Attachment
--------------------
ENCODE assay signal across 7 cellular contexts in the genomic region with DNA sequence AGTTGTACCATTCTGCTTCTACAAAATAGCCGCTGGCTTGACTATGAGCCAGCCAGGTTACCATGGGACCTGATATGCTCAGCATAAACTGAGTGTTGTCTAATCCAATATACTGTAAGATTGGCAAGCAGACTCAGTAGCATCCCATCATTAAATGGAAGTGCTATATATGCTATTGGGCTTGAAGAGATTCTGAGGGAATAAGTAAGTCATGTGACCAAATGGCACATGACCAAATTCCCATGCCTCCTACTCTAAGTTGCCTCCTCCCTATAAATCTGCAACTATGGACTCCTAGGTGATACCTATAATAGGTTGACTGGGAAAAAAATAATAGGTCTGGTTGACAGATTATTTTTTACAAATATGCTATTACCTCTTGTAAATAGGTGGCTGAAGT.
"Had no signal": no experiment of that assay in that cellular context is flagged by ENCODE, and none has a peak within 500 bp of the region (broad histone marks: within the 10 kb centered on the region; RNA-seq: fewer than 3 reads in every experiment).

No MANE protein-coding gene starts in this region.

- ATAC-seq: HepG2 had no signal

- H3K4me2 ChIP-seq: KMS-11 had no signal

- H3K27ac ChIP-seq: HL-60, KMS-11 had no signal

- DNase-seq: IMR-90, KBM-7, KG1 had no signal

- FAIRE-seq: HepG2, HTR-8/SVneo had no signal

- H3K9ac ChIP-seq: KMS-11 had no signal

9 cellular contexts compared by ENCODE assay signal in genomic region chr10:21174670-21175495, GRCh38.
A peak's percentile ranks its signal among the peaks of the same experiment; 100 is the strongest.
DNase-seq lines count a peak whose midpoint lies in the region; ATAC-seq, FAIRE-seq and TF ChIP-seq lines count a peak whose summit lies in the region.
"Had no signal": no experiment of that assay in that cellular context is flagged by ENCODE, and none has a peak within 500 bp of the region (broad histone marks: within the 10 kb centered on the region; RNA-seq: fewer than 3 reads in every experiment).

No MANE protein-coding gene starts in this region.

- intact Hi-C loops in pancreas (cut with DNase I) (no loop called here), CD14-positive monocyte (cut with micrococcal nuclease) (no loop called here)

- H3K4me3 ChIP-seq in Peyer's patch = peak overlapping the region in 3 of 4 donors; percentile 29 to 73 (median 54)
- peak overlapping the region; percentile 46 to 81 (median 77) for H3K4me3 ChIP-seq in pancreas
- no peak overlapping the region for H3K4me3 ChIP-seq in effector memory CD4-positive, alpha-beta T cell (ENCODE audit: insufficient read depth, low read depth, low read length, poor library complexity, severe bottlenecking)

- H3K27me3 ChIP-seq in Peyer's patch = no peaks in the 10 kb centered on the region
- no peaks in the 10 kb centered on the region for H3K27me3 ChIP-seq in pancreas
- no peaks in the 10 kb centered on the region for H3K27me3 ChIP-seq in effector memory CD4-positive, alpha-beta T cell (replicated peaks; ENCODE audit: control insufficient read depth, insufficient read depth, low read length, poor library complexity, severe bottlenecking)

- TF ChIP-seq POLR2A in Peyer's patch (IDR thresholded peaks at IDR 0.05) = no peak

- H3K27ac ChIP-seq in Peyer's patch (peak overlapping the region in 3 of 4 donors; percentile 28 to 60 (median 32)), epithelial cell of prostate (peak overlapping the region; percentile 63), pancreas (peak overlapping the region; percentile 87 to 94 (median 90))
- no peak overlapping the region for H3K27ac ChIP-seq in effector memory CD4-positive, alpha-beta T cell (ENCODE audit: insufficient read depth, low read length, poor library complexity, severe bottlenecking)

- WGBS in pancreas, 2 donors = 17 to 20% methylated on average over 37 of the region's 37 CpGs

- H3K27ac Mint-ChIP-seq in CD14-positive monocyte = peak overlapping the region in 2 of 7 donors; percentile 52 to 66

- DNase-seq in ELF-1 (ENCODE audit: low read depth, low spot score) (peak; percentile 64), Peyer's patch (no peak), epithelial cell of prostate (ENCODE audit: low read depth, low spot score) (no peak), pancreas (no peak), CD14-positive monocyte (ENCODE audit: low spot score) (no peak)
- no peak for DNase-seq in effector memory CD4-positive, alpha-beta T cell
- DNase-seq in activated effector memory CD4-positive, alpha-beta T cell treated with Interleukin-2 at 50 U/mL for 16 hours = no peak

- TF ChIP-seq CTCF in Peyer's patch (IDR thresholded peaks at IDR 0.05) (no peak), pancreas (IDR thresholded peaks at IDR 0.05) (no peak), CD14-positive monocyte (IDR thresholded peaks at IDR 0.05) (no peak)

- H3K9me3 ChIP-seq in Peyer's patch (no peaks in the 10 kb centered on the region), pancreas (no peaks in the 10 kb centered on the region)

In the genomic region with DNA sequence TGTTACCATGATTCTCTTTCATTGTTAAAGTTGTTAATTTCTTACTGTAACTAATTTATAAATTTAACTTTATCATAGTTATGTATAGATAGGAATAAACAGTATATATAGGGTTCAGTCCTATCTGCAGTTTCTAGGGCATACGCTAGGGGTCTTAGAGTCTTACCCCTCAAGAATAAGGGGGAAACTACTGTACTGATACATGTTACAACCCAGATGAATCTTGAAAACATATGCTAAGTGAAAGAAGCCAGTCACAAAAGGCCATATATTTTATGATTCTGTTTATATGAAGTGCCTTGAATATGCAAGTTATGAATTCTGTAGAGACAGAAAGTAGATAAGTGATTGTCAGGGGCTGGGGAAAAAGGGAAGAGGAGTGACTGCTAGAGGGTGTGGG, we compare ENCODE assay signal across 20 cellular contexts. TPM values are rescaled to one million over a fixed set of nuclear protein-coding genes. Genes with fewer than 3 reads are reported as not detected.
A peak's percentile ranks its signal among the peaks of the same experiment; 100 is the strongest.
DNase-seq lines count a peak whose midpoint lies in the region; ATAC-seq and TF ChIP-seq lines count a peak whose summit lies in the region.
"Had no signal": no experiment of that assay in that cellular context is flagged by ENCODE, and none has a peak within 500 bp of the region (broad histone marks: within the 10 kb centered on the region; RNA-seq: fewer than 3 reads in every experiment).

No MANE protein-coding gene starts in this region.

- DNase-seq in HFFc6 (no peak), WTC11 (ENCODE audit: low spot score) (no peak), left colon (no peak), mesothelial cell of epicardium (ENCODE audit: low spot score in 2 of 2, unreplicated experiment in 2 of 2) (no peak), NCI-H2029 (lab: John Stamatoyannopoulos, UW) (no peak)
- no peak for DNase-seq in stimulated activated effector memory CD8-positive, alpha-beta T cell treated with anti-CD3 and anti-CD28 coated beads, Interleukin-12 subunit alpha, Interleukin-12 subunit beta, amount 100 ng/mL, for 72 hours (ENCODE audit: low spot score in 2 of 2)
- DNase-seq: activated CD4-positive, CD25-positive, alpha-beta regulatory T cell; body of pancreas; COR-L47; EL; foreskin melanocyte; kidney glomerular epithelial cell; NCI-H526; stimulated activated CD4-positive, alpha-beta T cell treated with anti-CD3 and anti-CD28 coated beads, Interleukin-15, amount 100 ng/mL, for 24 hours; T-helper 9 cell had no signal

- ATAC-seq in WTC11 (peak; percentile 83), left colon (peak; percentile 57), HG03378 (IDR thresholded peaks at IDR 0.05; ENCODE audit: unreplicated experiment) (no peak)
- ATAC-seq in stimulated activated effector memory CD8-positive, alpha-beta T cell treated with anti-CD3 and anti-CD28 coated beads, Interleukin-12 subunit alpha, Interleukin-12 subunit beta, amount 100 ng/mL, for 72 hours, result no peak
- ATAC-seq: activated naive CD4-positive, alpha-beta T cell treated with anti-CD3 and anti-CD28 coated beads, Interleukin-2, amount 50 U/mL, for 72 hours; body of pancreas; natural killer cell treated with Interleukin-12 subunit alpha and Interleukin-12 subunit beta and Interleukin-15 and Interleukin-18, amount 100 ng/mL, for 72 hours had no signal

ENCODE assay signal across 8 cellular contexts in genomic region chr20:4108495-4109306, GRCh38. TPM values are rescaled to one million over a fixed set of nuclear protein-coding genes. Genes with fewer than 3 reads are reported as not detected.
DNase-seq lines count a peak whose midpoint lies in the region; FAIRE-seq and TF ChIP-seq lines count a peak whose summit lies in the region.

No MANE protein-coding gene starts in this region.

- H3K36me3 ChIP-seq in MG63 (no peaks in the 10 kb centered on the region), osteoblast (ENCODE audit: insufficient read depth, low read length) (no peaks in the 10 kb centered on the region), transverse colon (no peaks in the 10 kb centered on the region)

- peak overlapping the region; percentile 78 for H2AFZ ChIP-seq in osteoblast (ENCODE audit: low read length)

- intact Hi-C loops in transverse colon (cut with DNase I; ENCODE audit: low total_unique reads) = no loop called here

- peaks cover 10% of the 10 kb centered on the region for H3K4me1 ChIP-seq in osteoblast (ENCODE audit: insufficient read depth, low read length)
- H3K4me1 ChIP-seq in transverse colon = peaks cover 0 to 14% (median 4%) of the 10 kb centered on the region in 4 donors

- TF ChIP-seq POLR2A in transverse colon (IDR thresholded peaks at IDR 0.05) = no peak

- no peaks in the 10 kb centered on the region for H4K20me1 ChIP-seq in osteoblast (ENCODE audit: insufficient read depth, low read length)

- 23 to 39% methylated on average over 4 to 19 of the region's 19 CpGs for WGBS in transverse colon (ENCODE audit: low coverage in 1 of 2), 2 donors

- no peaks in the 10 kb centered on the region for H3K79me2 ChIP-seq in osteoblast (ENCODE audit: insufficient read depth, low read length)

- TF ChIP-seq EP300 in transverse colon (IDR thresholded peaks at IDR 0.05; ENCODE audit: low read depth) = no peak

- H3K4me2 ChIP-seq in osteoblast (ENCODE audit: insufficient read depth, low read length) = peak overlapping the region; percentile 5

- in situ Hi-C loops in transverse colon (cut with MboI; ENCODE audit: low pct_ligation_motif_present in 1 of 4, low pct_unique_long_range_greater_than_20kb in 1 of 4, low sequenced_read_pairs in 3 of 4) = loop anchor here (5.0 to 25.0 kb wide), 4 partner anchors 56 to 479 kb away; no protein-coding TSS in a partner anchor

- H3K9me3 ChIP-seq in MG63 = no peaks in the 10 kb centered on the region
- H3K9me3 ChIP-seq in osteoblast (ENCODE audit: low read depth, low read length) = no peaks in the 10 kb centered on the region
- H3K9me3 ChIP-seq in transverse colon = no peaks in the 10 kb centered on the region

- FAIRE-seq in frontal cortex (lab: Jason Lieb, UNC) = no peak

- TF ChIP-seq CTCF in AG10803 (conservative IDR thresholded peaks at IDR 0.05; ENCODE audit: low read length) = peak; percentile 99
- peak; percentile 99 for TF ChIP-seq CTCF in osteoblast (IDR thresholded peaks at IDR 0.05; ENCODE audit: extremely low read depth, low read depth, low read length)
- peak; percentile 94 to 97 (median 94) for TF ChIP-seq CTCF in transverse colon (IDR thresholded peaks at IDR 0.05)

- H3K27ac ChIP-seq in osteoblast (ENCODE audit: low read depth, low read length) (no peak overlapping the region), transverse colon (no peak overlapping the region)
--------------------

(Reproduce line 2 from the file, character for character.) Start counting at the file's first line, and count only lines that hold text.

"Had no signal": no experiment of that assay in that cellular context is flagged by ENCODE, and none has a peak within 500 bp of the region (broad histone marks: within the 10 kb centered on the region; RNA-seq: fewer than 3 reads in every experiment).